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[REBOL] Re: GVIM Editor

From: chris:starforge:demon at: 13-Mar-2002 17:53

#Wednesday 13 March 2002 13:10# Message from Joel Neely:
> To be fair, I must admit that I've purchased the O'Reilly book > on GNU Emacs and plan to start (again) trying it out for some > things. However, I've never understood why some folks think > > control-x control-f <filename> > > is easier than > > :e <filename>
The main difference here is that, unless you're using the Version Of Emacs For The Psychotically Masocistic (ie: running it in a plain tty), you have the option of using a mouse and menu in emacs. When I started learning emacs I didn't use the keyboard shortcuts - I didn't know most of them. Instead I used the menus: they provide access to the options most people need when they're just starting to use an editor. With vim you're dropped in at the deep end - you either learn the commands quickly, or you get stuck.
> to open a file, or why > control-b control-n control-p control-f > are easier than > h j k l > to move left, down, up, and right, respectively.
Can't say I use them at all - I just use the cursor keys ;)
> That certainly isn't the case today, although it is still the > case that vi/vim has a much smaller footprint than emacs.
Definately, especially comparing a full install of emacs on Linux (around 48Mb) to vim (about 400k).
> AFAICT, both allow you to start doing elementary text editing > with only about a dozen or so commands,
Yes, although as I say IMO emacs is easier to start with as the basic (and some not so basic) options are usually avilable in a menu.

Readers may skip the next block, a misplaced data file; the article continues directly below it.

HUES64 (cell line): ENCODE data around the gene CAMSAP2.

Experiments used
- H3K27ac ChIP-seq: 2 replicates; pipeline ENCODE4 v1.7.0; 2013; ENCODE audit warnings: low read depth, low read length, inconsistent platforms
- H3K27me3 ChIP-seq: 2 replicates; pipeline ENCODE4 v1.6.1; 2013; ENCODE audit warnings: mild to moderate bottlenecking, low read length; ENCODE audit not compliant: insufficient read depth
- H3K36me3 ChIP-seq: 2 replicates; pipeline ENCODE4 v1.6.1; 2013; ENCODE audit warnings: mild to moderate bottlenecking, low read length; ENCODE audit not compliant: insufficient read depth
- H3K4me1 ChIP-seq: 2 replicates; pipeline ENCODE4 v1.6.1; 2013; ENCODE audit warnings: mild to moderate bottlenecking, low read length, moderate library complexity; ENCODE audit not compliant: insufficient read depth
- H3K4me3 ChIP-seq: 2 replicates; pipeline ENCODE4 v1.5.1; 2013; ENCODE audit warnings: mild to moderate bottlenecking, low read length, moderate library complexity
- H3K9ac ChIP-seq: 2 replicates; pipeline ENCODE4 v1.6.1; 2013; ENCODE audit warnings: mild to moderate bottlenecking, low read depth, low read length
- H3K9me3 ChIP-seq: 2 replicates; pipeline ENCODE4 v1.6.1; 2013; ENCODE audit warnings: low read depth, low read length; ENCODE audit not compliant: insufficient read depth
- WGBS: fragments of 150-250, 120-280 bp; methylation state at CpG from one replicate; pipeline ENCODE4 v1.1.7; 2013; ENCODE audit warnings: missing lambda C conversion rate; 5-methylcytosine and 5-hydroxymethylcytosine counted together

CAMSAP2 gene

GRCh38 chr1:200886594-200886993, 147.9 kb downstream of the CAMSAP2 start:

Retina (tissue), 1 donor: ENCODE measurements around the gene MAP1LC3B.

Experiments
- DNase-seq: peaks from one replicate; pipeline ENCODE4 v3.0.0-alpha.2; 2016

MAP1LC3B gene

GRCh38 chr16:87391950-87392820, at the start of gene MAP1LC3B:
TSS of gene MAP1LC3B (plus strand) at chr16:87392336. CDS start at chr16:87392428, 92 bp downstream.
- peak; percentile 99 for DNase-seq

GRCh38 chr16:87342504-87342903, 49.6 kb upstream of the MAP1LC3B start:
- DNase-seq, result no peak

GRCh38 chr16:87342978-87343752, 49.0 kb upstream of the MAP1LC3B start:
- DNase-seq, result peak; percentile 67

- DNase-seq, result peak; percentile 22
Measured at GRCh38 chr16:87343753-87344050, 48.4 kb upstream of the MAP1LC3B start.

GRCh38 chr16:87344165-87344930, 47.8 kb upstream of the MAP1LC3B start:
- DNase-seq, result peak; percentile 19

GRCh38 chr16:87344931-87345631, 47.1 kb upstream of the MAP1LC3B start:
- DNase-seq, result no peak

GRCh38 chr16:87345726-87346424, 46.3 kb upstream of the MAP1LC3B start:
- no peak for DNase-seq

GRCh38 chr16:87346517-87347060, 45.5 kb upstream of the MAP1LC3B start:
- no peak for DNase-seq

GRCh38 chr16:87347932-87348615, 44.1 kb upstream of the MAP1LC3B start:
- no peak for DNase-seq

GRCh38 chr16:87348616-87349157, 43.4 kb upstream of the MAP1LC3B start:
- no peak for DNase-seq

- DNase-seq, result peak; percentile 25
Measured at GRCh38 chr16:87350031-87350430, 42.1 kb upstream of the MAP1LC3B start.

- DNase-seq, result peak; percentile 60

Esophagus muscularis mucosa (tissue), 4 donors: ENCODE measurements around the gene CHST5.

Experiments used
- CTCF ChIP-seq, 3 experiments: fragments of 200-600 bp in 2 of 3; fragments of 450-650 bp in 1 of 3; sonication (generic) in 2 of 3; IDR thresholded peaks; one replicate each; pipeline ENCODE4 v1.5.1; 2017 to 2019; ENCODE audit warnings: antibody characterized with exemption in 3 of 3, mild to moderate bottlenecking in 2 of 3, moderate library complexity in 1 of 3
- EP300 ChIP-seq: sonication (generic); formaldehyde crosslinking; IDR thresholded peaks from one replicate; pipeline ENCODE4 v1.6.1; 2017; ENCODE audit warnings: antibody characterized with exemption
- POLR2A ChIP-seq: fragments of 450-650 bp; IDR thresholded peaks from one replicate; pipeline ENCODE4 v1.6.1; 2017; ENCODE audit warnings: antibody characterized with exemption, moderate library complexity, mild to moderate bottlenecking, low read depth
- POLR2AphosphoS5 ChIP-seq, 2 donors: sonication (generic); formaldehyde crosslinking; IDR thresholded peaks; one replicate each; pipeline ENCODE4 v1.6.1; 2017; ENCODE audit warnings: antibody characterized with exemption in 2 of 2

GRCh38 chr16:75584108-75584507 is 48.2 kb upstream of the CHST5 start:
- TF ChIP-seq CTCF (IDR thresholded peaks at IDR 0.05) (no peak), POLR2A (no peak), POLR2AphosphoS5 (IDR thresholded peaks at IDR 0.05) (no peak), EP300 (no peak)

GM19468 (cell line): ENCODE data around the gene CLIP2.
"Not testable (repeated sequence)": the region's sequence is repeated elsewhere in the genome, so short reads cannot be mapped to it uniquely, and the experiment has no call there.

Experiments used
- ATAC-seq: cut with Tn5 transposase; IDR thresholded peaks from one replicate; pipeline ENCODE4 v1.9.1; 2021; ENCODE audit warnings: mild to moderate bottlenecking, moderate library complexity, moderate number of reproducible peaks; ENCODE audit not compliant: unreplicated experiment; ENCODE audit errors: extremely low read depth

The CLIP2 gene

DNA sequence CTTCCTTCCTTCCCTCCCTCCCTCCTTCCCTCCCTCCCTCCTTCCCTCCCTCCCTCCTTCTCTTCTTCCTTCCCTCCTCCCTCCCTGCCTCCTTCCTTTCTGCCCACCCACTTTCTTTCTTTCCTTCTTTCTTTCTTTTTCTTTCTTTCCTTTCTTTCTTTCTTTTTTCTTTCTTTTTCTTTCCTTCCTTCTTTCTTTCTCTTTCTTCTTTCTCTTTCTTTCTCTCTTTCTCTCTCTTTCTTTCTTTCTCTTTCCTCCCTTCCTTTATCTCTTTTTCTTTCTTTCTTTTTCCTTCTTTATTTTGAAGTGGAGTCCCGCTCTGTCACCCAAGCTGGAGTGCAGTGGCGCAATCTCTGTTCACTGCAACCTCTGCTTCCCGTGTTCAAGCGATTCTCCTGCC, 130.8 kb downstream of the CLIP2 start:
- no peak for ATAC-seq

> while emacs has *lots* of modes, having to do with what kind > of data it assumes you are editing and whether it should be > doing context-dependent things (and allowing context-dependent > commands?) based on the kind of data (e.g. c source versus > lisp source versus English text, etc...)
It's a bit more complex than that, because you have major modes (which are chosen basedon the type of data in the buffer) and minor modes which modify or add functionality to the major mode. For example, when I load a c file emacs switches to c-mode, but I can also start hs-minor-mode on top of that (which allows blocks of code to be "folded"). Chris -- .------{ }-----. .---------------------------. =[ Explorer2260, Designer and Coder \=\ P: TexMaker, Draktar \ =[_[ You will obey the corporate masters. ]_]==[ Stack: EEOeOeOeTmTmDD---- ] -- Fifth Law of Procrastination: Procrastination avoids boredom; one never has the feeling that there is nothing important to do.